Last night, I hit upon a very concise explanation of how my beliefs so often lead me into conflict with libertarians. For one thing, I reject their misappropriation of terms like “liberty” and “freedom” and “rights” to mean very specific things unheralded in any more general philosophical tradition. If I created the Patriot Party or the Human Party, would that mean that any of my political rivals should be assumed to be unpatriotic or against humanity? Of course not. It would only mean that they were opposed to my particular definition or interpretation of those ideas, which is a very different thing. I am opposed to the libertarians’ definitions and interpretation of certain ideas, even though I’m a strong supporter of those same ideas as more commonly understood.

That’s not the real crux of the conflict, though. The real sticking point is that I believe in people’s right to reap rewards for things that they do. Correspondingly, I believe in people’s responsibility to bear costs for things that they do. This idea is entirely compatible with classic liberal concepts like a social contract, progressive taxation (if one is mathematically competent enough to realize that proportionality need not be linear), and government regulation of markets. In fact, since a right is meaningless if it cannot practically be exercised, the right to reap rewards requires some of these other things to give it meaning.

What is not compatible with my belief is an absolutist definition of property rights. An absolute right to retain unearned wealth – whether it be from inheritance, passive investment, or monopolistic coercion – prevents that same wealth from becoming reward for people who have actually earned it. The existence of self-perpetuating centers of wealth undermines the meritocratic ideal that I espouse. In short, I believe property rights are secondary, legitimate only to the extent that they support the primary right to a reward and subject to mandatory modification where the two conflict. It’s easy enough to imagine a system where the right to a reward is preserved without any property rights whatsoever, though I happen to believe that strong (but not absolute) property rights are the preferred means to that end.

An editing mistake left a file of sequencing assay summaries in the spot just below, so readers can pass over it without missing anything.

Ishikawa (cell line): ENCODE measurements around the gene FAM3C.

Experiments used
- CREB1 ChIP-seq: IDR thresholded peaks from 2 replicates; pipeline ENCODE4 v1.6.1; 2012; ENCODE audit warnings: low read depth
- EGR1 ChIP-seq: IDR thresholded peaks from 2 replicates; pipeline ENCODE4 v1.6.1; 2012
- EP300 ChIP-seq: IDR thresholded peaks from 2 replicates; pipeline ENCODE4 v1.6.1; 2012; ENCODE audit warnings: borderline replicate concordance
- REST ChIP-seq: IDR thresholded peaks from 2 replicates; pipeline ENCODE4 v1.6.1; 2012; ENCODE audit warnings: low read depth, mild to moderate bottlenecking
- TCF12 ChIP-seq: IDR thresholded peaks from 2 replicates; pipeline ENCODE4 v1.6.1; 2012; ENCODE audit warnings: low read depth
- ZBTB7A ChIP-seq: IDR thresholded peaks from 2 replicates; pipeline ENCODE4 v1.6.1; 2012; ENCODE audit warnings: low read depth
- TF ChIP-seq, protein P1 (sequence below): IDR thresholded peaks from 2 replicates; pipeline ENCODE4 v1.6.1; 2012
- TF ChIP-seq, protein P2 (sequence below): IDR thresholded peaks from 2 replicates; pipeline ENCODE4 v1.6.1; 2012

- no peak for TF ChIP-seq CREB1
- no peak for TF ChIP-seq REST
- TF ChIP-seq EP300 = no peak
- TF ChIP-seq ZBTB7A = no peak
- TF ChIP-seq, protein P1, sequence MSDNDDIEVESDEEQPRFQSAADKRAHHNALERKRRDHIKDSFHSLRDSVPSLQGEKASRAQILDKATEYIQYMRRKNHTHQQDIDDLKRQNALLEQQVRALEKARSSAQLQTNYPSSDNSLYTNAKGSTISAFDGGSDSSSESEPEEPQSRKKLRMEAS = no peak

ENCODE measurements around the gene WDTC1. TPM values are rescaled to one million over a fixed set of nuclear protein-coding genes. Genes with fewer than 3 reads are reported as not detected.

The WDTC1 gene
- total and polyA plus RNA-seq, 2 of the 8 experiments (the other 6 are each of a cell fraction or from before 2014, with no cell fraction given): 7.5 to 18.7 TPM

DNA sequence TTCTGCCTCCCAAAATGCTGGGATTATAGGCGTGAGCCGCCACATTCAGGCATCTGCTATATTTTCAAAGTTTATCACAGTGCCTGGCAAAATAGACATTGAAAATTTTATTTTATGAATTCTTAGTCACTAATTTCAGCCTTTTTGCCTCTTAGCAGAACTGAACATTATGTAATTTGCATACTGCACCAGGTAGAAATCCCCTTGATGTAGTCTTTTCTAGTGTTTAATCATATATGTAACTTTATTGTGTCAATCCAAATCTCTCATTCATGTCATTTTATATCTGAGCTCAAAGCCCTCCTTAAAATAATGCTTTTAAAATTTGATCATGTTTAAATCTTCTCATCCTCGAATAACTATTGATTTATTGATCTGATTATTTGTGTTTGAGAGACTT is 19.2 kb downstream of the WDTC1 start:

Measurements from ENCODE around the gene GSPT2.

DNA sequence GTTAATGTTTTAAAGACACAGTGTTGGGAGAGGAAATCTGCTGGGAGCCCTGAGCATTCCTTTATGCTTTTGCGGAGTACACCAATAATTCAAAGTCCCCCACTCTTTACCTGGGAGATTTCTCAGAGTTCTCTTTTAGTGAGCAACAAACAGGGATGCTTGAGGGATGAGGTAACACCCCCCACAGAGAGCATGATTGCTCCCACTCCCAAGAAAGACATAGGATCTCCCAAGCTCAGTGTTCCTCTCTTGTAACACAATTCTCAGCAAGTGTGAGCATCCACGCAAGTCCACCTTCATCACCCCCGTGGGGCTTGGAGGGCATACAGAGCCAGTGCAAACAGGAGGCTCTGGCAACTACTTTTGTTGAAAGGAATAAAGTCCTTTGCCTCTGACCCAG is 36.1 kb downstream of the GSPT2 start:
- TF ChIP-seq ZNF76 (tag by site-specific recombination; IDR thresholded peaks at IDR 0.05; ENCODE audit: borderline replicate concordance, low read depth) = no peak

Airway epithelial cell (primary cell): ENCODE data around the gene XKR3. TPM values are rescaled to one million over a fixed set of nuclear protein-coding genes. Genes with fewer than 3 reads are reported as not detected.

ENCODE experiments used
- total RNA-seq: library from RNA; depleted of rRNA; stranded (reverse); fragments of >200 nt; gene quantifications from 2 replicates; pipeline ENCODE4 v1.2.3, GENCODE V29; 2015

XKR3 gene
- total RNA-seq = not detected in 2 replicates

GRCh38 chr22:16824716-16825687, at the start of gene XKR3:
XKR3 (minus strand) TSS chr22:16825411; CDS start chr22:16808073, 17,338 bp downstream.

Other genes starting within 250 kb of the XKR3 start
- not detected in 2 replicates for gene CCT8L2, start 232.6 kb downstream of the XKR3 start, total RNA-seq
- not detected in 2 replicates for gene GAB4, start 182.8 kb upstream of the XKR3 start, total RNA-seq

Unfortunately, thanks to people like Friedman and Hayek and Mises, many people have gotten the idea stuck in their mind that capitalism is all about property and not about rewards (or competition for those rewards). They’re putting the cart so far before the horse that the horse never even attains its destination. My conflict with such people largely stems from the fact that I care more about the horse than the cart, and they have become obstacles to that horse’s progress. If their misconceptions about property rights interfere with my right to be rewarded for my actions, I will never hesitate to point out the flaws in their beliefs. Whether they realize it or not they are supporters of aristocracy in opposition to meritocratic capitalism.